SUTTREE BY CORMAC MCCARTHY

ImageI read Suttree about four months ago and, honest to God, I can remember near nothing about it. Reviewing it, then, is almost impossible, but let it not be said that I can’t cobble together some inane bollocks in order to keep my post count high. Indeed, I’m hoping that writing this acts as a kind of review-hypnosis, i.e. that it brings back to me memories of the book that are clearly currently hidden deep in my subconscious.

The one thing that I do remember vividly is the prose style. McCarthy is known for his wonky grammar, his resistance to speech marks and commas, and so of course, having read many of his books, I expected that to be the case here too. However, I wasn’t prepared for his writing to be so relentlessly descriptive, so indulgently, almost greedily, or lustily, preoccupied with detail. At times it is difficult to get one’s bearings, to see what McCarthy is seeing. His rather archaic language doesn’t help, but it’s more to do with a kind of sensory overload. Indeed, McCarthy pounds your brain with a lush verbiage that is occasionally disorientating and frequently distracting.

Lavish prose is often – wrongly, in my opinion – compared to poetry; and, from the reviews that I have read, people fall into that trap when writing about Suttree. To my mind, these reviewers probably know very little about actual poetry because poetic does not, or at least should not, simply denote an ornate or flowery style. For me, the style of Suttree isn’t poetic, but it is a form of hyperrealism. At its best it reminded me of Jose Lezama Lima or Alejo Carpentier, but there were unfortunately points where I felt the book was simply overwritten…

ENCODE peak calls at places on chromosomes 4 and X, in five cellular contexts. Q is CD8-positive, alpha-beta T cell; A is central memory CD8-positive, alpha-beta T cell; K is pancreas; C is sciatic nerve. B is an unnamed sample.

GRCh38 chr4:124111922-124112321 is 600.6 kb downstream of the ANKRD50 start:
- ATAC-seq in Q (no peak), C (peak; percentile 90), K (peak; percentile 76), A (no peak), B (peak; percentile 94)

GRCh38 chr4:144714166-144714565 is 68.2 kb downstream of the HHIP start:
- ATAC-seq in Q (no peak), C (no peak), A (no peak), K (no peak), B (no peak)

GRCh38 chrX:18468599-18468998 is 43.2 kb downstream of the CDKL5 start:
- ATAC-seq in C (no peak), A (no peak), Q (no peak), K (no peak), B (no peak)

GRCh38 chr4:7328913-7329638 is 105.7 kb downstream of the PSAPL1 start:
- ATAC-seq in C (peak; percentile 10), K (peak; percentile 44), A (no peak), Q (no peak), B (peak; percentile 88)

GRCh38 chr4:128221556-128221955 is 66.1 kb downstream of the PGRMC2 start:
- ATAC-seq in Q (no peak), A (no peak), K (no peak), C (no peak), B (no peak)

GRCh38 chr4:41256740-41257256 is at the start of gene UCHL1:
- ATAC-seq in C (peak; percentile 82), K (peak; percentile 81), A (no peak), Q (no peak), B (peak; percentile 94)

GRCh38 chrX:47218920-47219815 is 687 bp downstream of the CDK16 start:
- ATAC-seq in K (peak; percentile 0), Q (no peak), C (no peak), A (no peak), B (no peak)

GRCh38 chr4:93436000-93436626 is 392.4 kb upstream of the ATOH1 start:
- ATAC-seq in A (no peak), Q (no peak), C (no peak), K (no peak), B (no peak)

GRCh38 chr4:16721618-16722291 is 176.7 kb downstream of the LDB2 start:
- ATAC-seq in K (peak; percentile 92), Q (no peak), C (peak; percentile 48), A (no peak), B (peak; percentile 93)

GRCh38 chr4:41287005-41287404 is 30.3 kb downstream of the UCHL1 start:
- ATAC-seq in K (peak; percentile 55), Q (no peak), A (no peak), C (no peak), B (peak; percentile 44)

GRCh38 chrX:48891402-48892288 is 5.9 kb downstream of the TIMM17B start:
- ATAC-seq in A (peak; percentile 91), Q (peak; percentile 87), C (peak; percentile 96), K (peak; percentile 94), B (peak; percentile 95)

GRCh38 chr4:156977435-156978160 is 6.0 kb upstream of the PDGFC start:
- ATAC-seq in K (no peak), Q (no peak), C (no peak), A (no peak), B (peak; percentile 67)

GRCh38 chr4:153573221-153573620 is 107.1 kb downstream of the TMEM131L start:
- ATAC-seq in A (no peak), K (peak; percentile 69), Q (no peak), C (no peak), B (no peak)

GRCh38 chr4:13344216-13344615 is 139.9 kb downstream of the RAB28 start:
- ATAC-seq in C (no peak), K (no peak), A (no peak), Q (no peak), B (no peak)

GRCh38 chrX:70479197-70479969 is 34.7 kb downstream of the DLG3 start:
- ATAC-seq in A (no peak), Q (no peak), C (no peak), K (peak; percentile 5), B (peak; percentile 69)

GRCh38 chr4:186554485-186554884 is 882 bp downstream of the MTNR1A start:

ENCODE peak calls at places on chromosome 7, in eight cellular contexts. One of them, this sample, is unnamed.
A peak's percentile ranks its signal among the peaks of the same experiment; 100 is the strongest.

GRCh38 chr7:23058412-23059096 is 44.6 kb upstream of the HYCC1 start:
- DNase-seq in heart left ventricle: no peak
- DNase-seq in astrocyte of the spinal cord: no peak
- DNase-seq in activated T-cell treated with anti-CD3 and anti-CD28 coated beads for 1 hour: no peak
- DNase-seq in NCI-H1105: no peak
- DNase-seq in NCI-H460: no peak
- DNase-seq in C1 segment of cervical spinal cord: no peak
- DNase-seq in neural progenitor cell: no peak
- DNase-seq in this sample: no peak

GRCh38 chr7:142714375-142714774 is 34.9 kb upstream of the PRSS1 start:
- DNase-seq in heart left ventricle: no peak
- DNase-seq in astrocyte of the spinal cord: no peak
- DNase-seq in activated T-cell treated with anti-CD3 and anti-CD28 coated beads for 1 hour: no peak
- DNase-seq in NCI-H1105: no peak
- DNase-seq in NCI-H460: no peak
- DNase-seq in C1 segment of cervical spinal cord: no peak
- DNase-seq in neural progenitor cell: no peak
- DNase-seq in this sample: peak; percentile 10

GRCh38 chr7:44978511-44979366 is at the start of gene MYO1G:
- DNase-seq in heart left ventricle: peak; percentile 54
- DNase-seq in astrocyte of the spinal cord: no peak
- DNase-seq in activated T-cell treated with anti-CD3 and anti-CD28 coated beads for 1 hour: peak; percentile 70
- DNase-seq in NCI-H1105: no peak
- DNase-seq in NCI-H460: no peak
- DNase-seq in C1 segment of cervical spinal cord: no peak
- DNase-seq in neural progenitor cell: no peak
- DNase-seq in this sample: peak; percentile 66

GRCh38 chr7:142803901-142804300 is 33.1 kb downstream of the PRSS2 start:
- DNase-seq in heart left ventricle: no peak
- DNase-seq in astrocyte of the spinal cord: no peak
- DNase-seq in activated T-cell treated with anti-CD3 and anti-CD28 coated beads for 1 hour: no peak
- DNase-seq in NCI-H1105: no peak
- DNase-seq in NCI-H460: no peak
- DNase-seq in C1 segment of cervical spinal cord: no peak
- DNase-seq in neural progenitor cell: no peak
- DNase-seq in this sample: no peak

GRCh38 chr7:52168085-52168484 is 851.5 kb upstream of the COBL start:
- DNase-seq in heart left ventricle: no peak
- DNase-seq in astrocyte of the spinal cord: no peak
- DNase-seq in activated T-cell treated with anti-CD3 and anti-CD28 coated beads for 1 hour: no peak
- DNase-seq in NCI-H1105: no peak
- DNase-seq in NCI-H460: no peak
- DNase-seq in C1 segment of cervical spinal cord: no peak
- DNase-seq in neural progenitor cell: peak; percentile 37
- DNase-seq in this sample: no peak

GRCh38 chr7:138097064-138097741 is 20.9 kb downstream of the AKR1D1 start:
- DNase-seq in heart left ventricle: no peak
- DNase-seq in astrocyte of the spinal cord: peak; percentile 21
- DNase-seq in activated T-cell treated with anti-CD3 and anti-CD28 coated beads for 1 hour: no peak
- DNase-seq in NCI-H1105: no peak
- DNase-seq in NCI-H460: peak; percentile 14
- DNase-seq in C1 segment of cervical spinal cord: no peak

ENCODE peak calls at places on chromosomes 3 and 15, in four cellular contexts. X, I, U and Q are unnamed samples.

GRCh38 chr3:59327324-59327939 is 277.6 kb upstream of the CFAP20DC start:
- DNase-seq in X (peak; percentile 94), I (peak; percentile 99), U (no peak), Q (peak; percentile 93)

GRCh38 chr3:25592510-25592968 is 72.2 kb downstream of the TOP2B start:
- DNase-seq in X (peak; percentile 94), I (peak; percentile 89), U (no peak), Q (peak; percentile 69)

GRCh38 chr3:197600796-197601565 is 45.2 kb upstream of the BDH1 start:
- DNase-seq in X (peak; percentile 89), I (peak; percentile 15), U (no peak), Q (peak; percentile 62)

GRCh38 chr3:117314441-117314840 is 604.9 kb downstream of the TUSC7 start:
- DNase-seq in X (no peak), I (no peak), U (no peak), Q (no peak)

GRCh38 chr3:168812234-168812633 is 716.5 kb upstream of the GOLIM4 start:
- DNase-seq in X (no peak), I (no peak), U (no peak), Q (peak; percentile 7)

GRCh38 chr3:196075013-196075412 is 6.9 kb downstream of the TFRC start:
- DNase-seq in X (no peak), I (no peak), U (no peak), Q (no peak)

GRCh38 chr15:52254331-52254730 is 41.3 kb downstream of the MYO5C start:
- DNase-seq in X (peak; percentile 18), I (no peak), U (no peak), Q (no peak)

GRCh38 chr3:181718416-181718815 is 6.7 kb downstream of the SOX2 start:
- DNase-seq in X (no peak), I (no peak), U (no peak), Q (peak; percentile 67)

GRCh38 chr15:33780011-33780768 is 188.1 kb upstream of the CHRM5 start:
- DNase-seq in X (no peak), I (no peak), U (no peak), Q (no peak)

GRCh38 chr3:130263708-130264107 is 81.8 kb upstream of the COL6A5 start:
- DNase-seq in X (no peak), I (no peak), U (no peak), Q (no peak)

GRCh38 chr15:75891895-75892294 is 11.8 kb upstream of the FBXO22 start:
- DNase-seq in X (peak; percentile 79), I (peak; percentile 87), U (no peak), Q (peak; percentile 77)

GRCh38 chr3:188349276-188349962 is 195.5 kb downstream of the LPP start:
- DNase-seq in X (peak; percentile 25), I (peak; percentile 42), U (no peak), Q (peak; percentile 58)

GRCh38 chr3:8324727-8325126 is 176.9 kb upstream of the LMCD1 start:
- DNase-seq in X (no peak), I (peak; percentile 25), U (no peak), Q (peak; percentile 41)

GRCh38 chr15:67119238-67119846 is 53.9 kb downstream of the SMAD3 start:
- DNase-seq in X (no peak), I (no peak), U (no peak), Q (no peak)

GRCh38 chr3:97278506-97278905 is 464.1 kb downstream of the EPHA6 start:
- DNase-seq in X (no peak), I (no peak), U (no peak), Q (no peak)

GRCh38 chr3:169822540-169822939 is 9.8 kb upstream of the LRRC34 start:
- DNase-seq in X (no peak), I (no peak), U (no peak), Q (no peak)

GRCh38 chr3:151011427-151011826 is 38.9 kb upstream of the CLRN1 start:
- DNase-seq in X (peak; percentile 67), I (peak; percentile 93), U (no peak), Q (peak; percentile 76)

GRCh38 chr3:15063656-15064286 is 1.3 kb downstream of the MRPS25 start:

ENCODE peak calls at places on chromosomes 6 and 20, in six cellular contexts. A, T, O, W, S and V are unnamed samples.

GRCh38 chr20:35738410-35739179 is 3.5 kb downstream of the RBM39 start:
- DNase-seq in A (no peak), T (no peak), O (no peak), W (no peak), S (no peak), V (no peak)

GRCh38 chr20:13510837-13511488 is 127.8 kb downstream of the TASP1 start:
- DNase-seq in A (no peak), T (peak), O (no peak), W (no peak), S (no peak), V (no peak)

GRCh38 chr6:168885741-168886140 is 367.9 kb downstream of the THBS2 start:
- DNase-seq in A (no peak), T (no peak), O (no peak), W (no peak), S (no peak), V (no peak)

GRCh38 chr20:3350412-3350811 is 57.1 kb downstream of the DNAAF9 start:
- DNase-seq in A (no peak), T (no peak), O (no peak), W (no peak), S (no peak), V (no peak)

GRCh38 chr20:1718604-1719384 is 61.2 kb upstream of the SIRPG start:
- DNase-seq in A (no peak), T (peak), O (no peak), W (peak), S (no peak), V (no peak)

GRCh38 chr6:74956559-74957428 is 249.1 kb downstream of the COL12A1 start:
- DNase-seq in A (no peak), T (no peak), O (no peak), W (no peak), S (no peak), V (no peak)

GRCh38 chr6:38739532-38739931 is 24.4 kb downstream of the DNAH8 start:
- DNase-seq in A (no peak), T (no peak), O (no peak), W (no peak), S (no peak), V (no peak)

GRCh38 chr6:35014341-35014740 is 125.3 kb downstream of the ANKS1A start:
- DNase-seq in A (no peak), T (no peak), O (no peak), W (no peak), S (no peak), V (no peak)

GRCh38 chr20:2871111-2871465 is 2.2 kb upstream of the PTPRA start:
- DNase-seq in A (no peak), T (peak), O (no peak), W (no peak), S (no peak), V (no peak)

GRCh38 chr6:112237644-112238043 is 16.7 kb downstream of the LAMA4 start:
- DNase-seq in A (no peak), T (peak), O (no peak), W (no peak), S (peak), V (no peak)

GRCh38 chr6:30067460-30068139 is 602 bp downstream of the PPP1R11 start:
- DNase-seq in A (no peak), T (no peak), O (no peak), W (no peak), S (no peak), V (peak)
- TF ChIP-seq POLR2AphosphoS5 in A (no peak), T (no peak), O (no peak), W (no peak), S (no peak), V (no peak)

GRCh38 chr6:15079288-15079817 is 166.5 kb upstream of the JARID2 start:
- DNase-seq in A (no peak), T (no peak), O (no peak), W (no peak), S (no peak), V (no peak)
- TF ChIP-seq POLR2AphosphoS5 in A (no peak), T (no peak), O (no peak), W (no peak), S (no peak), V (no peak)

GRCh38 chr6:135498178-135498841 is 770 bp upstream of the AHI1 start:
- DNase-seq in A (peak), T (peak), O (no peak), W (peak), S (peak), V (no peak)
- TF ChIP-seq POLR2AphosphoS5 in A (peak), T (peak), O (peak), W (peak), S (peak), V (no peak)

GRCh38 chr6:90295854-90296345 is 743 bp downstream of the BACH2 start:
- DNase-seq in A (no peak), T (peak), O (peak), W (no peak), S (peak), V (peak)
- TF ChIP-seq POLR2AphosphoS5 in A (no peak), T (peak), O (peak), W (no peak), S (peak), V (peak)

Peering down into the water where the morning sun fashioned wheels of light, coronets fanwise in which lay trapped each twig, each grain of sediment, long flakes and blades of light in the dusty water sliding away like optic strobes where motes sifted and spun.

It didn’t help that, to my mind, there was no obvious justification for the style being the way that it is; for example, I understand what Carpentier was trying to do; his style, at least in his best work, illuminates his ideas, but I never got that from Suttree; the style in this particular book, for me, does not serve the plot or the author’s ideas in the way that it does in, say, The Lost Steps or Swann’s Way and therefore felt somewhat affected.

On the plot, the most one can say of it is that a man, the title character, has dropped out of conventional society to live on a boat. He gets involved in numerous incidents or episodes [this is very much an episodic novel], including a bizarre bar fight. The most long-running, and perhaps satisfying, of these episodes is a sort of friendship with a young hoodlum called Gene Harrowgate. There’s nothing much of any camaraderie between them [this certainly isn’t a buddy novel], but Harrowgate is welcome comic relief. Indeed, he provides all of the book’s funniest moments, the most oft-mentioned of which is the melon-fucking incident that sees him sent to the work cramp where he meets Suttree. In fact, throughout most of the novel I wished that McCarthy had focussed more, or even solely, on him; I think if Harrowgate had been the focus McCarthy could have produced a fine picaresque novel in the tradition of Tom Jones or Don Quixote. As it is, the book feels unfocussed, is let down by a weak central character.

Cards on the table, Cornelius Suttree is pretty much a void; I doubt I could say anything interesting about him even if I’d read the book nine times. My gut feeling is that it’s probably the case that McCarthy himself was more interested, more taken up with, the style than anything else [despite Suttree often being described as semi-autobiographical]. The plot and characters, therefore, sometimes strike one as like drab-looking fish in a spectacular tank.

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